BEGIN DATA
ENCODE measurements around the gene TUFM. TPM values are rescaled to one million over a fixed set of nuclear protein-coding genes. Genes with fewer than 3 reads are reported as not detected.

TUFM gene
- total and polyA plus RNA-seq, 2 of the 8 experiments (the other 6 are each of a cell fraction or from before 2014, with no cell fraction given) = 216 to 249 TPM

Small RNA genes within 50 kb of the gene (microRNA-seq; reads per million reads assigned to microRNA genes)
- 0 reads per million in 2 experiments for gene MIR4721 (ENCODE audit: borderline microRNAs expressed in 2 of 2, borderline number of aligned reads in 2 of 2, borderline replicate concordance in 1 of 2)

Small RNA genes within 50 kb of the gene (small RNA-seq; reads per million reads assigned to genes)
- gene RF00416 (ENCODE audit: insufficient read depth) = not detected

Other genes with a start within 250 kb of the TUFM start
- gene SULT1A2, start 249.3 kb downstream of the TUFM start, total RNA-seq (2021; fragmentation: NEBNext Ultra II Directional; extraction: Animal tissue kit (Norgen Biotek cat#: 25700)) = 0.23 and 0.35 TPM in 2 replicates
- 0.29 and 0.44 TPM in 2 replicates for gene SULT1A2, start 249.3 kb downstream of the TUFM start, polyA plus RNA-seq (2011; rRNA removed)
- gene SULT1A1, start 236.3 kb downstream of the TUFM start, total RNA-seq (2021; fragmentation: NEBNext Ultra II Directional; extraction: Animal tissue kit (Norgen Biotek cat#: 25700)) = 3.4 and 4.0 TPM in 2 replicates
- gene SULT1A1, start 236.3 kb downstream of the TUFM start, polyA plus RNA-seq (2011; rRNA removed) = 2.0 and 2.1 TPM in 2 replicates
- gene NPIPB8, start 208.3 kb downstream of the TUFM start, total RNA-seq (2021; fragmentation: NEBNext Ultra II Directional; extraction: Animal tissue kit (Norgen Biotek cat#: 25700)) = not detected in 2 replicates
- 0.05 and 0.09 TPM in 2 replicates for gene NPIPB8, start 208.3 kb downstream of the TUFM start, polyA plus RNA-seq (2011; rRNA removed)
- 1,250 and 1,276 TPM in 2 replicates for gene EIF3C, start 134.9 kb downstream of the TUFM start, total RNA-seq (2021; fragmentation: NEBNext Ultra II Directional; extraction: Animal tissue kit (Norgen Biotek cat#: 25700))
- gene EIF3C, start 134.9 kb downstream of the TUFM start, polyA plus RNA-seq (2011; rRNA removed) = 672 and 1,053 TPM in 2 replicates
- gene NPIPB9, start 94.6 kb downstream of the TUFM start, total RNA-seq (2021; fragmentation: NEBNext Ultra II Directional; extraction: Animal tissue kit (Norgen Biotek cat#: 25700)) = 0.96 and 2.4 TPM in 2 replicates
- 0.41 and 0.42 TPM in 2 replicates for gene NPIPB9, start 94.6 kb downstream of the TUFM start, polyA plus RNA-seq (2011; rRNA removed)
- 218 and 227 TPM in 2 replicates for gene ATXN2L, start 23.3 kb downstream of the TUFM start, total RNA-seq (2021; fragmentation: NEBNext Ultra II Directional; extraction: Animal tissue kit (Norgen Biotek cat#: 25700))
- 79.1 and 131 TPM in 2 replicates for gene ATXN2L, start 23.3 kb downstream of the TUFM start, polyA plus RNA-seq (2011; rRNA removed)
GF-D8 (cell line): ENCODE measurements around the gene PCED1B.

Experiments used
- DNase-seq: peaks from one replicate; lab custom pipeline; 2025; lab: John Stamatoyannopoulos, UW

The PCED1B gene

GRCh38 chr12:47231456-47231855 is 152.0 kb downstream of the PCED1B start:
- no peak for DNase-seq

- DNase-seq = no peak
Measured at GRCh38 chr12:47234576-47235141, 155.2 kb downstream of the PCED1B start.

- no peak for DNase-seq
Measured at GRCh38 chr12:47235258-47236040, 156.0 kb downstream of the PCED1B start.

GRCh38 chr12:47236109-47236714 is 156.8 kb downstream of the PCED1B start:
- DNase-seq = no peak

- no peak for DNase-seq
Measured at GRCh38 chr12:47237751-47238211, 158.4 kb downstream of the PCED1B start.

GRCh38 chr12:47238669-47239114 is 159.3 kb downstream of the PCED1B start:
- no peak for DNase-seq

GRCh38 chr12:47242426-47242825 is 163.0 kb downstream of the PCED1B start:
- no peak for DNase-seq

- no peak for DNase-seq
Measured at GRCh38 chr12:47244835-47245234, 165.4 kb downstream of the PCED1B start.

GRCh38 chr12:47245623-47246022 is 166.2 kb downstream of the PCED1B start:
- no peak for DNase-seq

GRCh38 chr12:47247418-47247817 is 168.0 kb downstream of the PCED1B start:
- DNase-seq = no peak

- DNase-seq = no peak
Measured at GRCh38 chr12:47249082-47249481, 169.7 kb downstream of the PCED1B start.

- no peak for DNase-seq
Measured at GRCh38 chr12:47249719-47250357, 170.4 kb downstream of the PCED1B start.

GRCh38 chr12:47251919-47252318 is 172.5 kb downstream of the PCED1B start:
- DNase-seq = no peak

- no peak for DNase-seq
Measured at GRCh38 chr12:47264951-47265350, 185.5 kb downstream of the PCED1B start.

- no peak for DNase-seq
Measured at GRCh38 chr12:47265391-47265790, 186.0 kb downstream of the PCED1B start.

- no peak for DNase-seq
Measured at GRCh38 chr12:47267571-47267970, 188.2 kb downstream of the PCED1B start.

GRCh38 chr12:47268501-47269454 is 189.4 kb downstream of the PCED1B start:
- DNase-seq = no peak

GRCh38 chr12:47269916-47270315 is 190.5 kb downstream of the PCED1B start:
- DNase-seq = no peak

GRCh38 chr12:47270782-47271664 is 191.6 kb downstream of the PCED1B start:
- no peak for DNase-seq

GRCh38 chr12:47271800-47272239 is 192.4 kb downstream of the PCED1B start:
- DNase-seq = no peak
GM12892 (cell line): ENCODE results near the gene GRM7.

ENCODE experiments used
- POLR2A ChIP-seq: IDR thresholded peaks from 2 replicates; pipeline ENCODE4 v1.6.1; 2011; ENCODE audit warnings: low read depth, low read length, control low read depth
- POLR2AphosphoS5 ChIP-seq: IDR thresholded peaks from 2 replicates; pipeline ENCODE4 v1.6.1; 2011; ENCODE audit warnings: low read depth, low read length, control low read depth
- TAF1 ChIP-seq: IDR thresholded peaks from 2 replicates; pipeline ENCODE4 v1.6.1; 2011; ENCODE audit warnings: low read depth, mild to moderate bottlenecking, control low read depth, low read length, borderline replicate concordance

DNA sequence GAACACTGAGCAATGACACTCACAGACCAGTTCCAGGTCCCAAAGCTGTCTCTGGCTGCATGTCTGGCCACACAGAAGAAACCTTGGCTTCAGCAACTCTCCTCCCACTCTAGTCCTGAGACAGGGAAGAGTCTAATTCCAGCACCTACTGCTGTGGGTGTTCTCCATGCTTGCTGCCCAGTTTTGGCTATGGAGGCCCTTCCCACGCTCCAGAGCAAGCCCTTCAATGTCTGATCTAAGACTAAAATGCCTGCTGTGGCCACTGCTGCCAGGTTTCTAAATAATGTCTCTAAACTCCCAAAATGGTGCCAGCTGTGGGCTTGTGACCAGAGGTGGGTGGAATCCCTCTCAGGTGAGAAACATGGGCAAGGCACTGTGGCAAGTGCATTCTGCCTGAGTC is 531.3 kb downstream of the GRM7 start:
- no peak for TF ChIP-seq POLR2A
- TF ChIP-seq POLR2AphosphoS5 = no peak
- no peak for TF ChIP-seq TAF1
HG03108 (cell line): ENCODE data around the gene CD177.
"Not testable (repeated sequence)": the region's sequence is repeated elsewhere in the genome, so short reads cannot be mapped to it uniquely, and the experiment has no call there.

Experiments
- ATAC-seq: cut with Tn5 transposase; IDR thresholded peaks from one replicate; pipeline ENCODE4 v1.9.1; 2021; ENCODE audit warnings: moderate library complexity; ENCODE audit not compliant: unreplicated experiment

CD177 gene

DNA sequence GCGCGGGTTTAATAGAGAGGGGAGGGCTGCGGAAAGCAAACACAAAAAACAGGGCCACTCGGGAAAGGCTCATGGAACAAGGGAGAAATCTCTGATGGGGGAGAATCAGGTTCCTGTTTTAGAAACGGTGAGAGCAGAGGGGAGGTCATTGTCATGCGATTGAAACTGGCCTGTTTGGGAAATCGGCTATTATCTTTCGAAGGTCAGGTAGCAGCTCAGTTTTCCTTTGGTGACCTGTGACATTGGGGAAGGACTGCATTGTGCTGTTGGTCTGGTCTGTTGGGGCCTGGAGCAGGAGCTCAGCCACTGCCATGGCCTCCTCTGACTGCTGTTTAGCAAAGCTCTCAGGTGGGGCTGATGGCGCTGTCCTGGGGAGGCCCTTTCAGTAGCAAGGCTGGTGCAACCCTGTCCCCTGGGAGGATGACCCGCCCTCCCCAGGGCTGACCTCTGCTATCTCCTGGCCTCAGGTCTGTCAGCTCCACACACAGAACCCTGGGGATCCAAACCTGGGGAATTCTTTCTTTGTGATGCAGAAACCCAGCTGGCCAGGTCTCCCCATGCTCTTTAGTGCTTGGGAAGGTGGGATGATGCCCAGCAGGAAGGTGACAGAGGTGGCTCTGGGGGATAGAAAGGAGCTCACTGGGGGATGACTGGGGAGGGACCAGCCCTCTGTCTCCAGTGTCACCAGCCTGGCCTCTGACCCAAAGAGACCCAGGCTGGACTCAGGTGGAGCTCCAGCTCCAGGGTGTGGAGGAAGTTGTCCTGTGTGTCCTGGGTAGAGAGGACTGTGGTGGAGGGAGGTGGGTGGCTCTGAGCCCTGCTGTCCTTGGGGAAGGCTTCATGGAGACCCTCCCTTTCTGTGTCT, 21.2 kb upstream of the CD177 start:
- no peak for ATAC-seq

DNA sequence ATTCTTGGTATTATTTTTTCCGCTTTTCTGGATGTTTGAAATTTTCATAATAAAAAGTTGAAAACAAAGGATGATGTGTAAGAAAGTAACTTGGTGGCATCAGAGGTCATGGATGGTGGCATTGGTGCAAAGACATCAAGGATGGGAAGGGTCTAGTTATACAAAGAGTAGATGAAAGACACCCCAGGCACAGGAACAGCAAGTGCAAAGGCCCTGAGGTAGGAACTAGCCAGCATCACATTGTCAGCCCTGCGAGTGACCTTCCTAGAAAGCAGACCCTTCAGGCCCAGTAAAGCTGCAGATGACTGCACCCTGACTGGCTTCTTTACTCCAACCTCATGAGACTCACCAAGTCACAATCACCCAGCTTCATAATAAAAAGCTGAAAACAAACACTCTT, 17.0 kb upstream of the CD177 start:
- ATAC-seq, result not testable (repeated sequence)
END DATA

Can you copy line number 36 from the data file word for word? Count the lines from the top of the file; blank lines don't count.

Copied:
- no peak for DNase-seq